Winning a must in week one?

While it certainly isn't impossible to make the playoffs after losing a game to open the season, it isn't the preferred method for establishing a winning attitude. The San Diego Chargers know this all too well after losing a heartbreaker to open 2005.

"Last year we started in a hole at 0-2," quarterback Philip Rivers reflected on the 2005 season. "Get off to a good start and get things going and take it from there. That is the focus."

And San Diego missed out on the playoffs with a 9-7 record.

"A win in Week one is important," added New York Giants running back Tiki Barber. "There are 16 games on every NFL team's schedule and they all count the same in the standings. But a win in Week 1 gives you a lot more confidence and takes off some of the pressure."

"In the NFL," says Pro Football Hall of Fame head coach and new Buffalo Bills general manager Marv Levy, "every game is important. Teams need to respond every week, whether they win or lose the previous week."

Since 1978, when the NFL went to a 16-game schedule, and excluding the abbreviated season of 1982, teams that are victorious on Kickoff Weekend are more than twice as likely to reach the playoffs than losers of an opening game:

Of the 394 teams which won openers...207 went to the playoffs (115 won division titles).

Of the 394 teams which lost openers...93 went to the playoffs (54 won division titles).

In 2005, eight of the 12 playoff teams – Cincinnati, Indianapolis, Jacksonville, New England, New York Giants, Pittsburgh, Tampa Bay and Washington – were victorious on Kickoff Weekend.

"It's fun when the season starts," says new Kansas City Chiefs head coach Herman Edwards. "Of course you want to win the first game. One game, then it's the next one, then it's the next one. It's a long season – can't lose sight of it."

But, a lot of people jump to conclusions at the beginning of NFL seasons. Have a team start off at 0-2 or 1-1, and they are buried. But the numbers prove that such an inauspicious beginning really doesn't mean the entire season is over.

When looking at the teams that have made the playoffs in the past two seasons, it can be seen that starting out 1-1 is really not a bad thing at all. Far from it in fact: of the 24 teams in the 2005 and 2004 playoffs, 13 of them began the season 1-1.

Climbing out of an 0-2 hole is a bigger challenge. It's certainly possible (remember the 0-4 San Diego Chargers in 1992 that made the playoffs?), and was done as recently as the 2003 season when the Philadelphia Eagles advanced to the Conference Championship.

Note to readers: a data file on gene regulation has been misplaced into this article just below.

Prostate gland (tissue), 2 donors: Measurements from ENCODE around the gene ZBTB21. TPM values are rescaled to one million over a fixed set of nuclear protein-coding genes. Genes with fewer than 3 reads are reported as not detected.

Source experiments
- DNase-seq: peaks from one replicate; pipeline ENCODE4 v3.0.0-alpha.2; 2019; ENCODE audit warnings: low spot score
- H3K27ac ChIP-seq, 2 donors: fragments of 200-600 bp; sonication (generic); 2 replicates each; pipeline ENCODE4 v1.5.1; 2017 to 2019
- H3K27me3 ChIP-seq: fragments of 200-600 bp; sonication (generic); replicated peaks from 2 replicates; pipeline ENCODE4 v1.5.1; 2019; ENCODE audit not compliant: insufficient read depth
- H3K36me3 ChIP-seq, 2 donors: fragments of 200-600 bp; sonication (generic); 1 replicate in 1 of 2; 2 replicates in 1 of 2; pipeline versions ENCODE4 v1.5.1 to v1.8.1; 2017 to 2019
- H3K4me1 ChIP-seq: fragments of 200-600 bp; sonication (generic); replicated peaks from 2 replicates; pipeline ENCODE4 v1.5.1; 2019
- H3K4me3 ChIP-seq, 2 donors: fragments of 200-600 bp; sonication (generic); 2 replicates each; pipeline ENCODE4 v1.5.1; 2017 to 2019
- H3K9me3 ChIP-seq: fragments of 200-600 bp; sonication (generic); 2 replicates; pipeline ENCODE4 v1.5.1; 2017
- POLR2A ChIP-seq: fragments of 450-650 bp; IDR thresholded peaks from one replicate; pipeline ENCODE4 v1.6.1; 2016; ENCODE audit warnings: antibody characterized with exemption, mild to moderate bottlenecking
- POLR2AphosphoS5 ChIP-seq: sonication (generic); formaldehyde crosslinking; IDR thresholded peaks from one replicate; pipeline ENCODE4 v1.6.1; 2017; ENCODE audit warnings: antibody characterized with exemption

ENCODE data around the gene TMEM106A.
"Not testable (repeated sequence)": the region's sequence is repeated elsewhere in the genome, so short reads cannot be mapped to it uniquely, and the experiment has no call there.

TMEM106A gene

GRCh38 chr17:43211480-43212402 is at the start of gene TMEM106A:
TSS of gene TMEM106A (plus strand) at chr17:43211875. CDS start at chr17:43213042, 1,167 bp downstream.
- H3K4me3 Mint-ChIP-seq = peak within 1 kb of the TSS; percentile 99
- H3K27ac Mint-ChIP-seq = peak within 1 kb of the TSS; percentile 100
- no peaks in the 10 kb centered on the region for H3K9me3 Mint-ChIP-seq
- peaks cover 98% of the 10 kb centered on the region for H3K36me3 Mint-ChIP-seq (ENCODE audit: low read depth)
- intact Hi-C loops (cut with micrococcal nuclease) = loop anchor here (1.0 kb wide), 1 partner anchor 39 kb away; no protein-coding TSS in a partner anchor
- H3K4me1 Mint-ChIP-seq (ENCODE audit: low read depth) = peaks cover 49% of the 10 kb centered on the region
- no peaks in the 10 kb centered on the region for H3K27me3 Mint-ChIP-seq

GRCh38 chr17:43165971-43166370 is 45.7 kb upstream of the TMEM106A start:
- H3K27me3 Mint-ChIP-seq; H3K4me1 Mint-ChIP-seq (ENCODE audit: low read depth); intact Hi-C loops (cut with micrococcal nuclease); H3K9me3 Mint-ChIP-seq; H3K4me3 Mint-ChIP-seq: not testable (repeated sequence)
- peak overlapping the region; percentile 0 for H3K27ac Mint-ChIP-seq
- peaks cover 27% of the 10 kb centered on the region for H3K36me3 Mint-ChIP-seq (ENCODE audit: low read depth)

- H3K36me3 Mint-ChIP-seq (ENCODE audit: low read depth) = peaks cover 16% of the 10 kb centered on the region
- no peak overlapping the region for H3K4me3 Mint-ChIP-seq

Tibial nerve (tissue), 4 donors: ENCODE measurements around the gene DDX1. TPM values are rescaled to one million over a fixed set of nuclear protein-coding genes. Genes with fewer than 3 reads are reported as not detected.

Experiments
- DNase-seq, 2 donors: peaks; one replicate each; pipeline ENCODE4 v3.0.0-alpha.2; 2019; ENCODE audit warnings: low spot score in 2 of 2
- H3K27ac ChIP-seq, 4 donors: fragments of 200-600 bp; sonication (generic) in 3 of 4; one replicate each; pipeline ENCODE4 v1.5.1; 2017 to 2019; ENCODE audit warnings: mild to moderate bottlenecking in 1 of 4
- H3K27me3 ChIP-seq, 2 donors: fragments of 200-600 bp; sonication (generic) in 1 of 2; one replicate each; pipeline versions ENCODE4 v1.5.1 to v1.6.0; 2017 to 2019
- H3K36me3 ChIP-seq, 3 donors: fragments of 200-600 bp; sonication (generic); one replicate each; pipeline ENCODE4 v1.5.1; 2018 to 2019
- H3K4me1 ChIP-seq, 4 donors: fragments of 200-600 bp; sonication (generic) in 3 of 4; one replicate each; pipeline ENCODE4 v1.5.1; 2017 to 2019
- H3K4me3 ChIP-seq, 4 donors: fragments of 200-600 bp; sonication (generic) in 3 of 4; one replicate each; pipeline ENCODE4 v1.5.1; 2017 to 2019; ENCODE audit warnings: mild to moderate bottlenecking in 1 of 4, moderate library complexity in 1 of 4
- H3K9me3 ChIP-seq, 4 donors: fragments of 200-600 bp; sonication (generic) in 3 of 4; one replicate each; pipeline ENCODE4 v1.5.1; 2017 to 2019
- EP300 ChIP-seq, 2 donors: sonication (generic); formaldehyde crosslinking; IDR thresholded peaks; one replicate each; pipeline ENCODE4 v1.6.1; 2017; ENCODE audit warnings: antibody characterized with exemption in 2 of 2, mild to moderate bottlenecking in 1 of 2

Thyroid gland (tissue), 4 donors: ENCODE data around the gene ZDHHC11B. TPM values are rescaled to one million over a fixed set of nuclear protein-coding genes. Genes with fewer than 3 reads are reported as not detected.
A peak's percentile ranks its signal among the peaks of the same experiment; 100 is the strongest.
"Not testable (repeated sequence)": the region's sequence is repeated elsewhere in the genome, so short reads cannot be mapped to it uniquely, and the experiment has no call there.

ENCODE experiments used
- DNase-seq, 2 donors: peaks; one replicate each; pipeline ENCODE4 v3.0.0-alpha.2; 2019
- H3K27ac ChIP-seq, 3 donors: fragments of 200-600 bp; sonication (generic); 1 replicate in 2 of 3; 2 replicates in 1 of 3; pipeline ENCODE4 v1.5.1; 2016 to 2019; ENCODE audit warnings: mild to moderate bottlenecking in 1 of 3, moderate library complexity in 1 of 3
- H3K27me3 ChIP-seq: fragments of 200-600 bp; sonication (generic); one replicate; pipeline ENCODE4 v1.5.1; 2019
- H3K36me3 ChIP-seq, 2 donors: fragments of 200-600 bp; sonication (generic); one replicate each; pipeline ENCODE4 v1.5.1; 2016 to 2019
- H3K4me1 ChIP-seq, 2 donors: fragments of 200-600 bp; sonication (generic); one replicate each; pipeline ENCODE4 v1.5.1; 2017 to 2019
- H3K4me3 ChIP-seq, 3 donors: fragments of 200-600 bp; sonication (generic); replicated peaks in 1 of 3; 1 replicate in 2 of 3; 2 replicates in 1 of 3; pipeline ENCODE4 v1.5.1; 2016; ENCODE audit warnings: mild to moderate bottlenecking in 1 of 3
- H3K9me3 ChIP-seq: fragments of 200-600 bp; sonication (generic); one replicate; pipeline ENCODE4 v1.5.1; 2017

Combined, a respectable 65 percent of the past two seasons' playoff teams started with a record of .500 or worse. So, a slow start doesn't have to mean a lost season.

When it comes to predicting playoff teams in the National Football League, therefore, the proposition can be downright impossible.

"There's nothing predictable in the unpredictable NFL," says former Dallas Cowboys quarterback and current FOX announcer Troy Aikman, a member of the Pro Football Hall of Fame Class of 2006.

Last season, seven teams – Carolina, Chicago, Cincinnati, Jacksonville, New York Giants, Tampa Bay and Washington – made the playoffs that were not in the playoffs the year before. That marked the 10th consecutive season in which at least five teams (out of 12) accomplished the feat.

Season Playoff teams not in previous season's playoffs
1996 5 (Carolina, Denver, Jacksonville, Minnesota, New England)
1997 5 (Detroit, Kansas City, Miami, New York Giants, Tampa Bay)
1998 5 (Arizona, Atlanta, Buffalo, Dallas, New York Jets)
1999 7 (Detroit, Indianapolis, St. Louis, Seattle, Tampa Bay, Tennessee, Washington)
2000 6 (Baltimore, Denver, New Orleans, New York Giants, Oakland, Philadelphia)
2001 6 (Chicago, Green Bay, New England, New York Jets, Pittsburgh, San Francisco)
2002 5 (Atlanta, Cleveland, Indianapolis, New York Giants, Tennessee)
2003 8 (Baltimore, Carolina, Dallas, Denver, Kansas City, New England, St. Louis, Seattle)
2004 5 (Atlanta, Minnesota, New York Jets, Pittsburgh, San Diego)
2005 7 (Carolina, Chicago, Cincinnati, Jacksonville, New York Giants, Tampa Bay, Washington)

The NFL is so unpredictable that:

• Two teams – Chicago and Tampa Bay – went from "worst to first" in their divisions, finishing last in 2004 and first in 2005.

• Seventeen percent of games were decided in the final two minutes or overtime.

• Almost half the games (48 percent) were decided by one score (eight points or less), and almost a quarter (24 percent) were decided by three points or less.

Team SOS Games vs. +500 Games vs. playoff
San Diego .488, 125-131 7 5

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